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Open Educational Resources (OER) toolkit

Below are the Una Europa OER Working Group’s recommendations for members of our community using OERs in their work.

Checklist for Using OERs

Checklist for Using OERs, Una Europa OER Working Group, 2022, CC BY

Step 1: Consider your objectives & audience

Members of or community will be using OERs in many different ways such as in individual courses, joint courses, MOOCs (please also refer to the MOOC checklist) and other Una Europa initiatives.

Before choosing an OER and creating content/media to use, keep in mind the following:

  • Who is this resource for (e.g. students, academic staff, professional services staff, general public, policymakers, etc.)?
  • What does your audience need from your content? How would an OER enhance this? (learn more about the benefits of OERs)
  • What are your learning/teaching/communication objectives?
  • What type of media format are you looking for?
  • Do you know if someone has already developed content that matches your audience’s needs? If so, is this content applicable, accessible, and able to be tailored to your learners’ needs? (please refer to the WAG accessibility guidelines)
  • What resources are available to you (e.g., digital tools and skills, translation, expertise, time, financial resources, etc.) when creating courses and perhaps re-mixing or adapting OERs for your own context?

Step 2: Find OERs

Below are suggested sites where you can find OERs. As you review them, consider the quality of the source and the accessibility of the content to your intended audience. Also, consider which licence meets your usage objectives (i.e. do you want to use the content as is OR do you intend to adapt it).

  • WordPress Openverse Creative Commons Search (check the ‘Use commercially’ box for content that can be used on open learning platforms)
  • Europeana (cultural heritage image collections and stories)
  • Wikimedia Commons (always check the licence information at the bottom of the page).
  • Google advanced search (under the ‘Usage rights’ section, select either ‘free to use or share’ or ‘free to use share or modify’ depending on how you would like to use the resource)
  • Flickr (select the ‘Commercial use & mods allowed’ from the dropdown ‘Licence’ menu when searching)
  • Pixabay (images, illustrations, vector graphics, videos, music, and sound effects)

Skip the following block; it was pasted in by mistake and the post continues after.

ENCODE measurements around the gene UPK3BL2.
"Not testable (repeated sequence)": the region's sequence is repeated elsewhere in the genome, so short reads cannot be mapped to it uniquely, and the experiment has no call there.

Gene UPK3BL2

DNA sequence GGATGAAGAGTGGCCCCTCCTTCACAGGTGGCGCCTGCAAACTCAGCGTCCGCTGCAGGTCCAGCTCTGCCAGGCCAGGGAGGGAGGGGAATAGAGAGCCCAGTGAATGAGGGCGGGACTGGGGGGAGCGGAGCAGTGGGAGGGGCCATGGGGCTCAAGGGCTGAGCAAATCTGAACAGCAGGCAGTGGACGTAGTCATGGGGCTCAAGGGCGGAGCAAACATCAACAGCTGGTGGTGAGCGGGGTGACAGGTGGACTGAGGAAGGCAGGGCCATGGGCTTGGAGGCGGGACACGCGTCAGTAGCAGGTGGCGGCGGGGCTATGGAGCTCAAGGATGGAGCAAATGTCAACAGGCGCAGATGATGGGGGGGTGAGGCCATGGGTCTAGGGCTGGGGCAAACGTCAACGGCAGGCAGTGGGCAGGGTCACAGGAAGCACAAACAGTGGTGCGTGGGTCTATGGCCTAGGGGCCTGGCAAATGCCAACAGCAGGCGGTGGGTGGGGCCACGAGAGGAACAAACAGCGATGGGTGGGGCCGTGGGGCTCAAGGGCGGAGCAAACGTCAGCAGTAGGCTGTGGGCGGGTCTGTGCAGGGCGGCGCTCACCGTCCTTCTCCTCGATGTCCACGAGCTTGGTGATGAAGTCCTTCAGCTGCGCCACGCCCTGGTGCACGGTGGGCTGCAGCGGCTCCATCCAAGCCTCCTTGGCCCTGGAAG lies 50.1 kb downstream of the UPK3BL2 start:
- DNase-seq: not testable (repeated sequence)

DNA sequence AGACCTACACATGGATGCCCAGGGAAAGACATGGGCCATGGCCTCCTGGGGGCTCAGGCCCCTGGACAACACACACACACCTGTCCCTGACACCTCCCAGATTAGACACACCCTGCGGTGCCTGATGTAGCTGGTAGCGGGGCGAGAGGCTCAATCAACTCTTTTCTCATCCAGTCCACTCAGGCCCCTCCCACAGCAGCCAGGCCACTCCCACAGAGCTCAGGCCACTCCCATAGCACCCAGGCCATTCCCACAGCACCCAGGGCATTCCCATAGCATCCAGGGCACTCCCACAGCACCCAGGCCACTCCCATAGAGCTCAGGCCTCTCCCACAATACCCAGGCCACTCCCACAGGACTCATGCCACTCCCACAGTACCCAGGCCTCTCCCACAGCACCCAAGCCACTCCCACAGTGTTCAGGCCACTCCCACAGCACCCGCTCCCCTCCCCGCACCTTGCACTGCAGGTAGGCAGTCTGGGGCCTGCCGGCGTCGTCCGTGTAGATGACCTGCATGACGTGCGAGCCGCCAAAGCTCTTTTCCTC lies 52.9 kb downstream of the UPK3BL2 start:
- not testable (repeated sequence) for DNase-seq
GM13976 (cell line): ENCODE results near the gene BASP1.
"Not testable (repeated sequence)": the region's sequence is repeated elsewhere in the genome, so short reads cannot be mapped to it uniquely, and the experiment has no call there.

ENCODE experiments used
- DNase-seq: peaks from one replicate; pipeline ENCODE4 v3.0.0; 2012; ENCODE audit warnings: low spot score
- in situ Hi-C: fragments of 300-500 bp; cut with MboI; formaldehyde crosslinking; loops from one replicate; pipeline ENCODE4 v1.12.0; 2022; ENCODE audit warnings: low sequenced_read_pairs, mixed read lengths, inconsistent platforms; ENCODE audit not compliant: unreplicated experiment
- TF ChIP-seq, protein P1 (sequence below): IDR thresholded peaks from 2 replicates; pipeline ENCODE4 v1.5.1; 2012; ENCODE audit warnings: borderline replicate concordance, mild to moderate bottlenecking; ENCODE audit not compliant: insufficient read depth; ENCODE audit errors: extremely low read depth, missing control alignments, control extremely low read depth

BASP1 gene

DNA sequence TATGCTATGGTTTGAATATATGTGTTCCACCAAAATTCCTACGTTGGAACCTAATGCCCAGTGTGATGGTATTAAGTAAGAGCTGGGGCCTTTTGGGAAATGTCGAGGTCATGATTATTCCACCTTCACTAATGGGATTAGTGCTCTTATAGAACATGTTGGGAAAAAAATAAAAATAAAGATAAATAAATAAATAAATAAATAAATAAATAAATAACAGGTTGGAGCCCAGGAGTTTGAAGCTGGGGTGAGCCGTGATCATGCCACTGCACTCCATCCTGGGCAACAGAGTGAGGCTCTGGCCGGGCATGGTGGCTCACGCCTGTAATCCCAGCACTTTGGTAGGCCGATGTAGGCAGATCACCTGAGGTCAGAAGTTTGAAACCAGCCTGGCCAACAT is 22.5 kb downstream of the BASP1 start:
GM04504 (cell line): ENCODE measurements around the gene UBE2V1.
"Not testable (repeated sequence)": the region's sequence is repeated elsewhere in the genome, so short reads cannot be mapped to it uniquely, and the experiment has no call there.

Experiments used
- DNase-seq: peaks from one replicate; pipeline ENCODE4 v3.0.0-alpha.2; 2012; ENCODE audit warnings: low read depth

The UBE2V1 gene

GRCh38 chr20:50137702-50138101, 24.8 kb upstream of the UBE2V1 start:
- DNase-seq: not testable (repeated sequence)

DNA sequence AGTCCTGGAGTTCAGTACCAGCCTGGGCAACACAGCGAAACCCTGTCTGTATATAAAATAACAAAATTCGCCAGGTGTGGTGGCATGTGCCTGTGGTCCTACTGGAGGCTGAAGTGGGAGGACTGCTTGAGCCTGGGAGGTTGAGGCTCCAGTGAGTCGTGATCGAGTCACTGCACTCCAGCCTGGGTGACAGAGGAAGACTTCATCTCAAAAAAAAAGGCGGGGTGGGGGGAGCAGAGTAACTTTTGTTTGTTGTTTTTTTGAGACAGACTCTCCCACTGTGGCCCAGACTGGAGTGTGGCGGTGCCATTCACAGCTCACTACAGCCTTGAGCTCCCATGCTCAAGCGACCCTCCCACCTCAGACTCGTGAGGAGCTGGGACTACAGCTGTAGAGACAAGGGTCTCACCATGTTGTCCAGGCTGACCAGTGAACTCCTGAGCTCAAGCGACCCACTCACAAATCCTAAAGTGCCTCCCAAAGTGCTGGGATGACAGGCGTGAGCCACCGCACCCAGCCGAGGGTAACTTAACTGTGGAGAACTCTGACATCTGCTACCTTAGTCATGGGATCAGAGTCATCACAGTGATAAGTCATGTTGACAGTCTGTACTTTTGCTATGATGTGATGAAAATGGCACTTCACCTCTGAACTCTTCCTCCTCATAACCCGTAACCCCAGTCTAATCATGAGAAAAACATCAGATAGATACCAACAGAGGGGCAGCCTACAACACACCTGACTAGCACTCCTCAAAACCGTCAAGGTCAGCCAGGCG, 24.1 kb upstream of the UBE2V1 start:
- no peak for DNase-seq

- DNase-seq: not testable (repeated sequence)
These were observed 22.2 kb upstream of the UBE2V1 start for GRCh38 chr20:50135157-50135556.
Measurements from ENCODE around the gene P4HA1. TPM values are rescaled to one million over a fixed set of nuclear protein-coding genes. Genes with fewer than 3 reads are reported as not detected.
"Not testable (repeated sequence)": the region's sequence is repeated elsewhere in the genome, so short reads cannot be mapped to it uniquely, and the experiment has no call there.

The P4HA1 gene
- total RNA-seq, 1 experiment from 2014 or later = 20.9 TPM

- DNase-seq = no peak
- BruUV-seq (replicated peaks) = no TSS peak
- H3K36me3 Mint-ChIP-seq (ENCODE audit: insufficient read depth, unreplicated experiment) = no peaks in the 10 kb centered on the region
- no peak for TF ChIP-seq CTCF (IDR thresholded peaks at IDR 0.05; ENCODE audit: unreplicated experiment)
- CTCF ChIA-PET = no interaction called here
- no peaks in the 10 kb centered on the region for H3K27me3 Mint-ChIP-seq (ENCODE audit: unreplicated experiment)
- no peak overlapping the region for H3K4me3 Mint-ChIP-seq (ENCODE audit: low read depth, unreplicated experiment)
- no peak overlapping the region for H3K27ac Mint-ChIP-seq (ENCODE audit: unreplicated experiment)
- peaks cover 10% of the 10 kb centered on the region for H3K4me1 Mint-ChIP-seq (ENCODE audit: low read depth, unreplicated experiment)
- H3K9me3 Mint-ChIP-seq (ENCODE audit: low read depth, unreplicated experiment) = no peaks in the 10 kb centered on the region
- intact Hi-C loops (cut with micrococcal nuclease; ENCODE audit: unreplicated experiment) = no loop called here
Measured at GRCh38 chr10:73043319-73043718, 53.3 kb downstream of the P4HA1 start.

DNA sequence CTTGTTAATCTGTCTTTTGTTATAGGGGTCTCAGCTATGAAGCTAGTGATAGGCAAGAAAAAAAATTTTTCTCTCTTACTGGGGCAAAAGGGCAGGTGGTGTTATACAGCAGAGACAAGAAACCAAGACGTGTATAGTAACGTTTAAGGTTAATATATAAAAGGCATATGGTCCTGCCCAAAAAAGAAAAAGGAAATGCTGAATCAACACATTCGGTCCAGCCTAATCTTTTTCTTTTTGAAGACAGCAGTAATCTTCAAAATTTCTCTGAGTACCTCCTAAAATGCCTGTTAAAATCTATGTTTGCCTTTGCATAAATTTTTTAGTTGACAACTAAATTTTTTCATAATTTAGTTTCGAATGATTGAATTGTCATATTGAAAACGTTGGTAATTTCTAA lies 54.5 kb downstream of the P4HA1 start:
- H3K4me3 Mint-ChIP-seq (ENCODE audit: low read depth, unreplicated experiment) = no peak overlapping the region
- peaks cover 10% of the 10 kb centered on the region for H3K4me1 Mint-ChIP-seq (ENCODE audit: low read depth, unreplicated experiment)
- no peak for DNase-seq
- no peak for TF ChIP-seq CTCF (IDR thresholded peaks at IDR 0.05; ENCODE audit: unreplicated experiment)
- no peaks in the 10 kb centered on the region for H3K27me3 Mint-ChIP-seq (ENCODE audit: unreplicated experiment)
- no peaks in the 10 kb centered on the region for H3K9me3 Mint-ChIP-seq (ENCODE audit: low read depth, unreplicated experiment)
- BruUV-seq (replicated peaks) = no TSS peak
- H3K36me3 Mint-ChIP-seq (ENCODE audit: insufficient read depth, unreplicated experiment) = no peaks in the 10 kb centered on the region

• Pexels (images and videos)
  • Pixnio (images)
  • Unsplash (images)
  • Public Domain Review (essays, books, collections)
  • Slideshare (presentation slides, diagrams, infographics)
  • Github (software and other open materials)

There are also online textbooks, journal articles, etc. that can be openly shared (depending on the licence) but they are not necessarily able to be edited or adapted. Such resources could be found via:

Furthermore, repositories developed by our Una Europa partner universities include a wealth of OERs that are in the public domain or have Creative Commons licences:

The image below explains the different types of Creative Commons licences and how they allow you to use associated works in your own work.

Creative Commons Diagram

Creative Commons Diagram, Public Domain

Step 3: Give attribution for OERs

All CC licensed content must be appropriately attributed in order to comply with the terms of the license. It is not necessary to attribute public domain content, but it is often useful and good practice to do so.

All Creative Commons licensed resources must be correctly attributed. Attribution can be included in the description of the resource or at the start of slides or a report. The attribution should include:

  • the name of the resource (including a hyperlink to the original resource),
  • the name of the author or rights holder,
  • the year the resource was developed (if known)
  • the original licence

For example, if you would like to use the Una-Her-Doc Information webinar, it would be good practice to attribute in the following way:

Doctoral Programme in Cultural Heritage (Una-Her-Doc) Information Webinar for Una Europa, Université Paris 1 Panthéon-Sorbonne, 2021, CC BY

If you are permitted to and choose to adapt or remix an original resource (for example, translating it or modifying it if it does not include ND (no derivatives) in the licence, then it would also be helpful for your description of the resource to include a brief indication of any changes made to the original resource.

Screen shot of Una-Her-Doc information webinar to indicate how to correctly attribute this resource

Doctoral Programme in Cultural Heritage (Una-Her-Doc) Information Webinar for Una Europa, Université Paris 1 Panthéon-Sorbonne, 2021, CC BY

Except where otherwise noted or where logos are trademarked, this content was developed by the Una Europa OER Working Group, 2022, CC BY.

The European Commission support for the production of Una Europa content does not constitute an endorsement of the contents, which reflect the views only of the authors. The European Commission is not liable for any consequences stemming from the reuse of any and all publications of  Una Europa.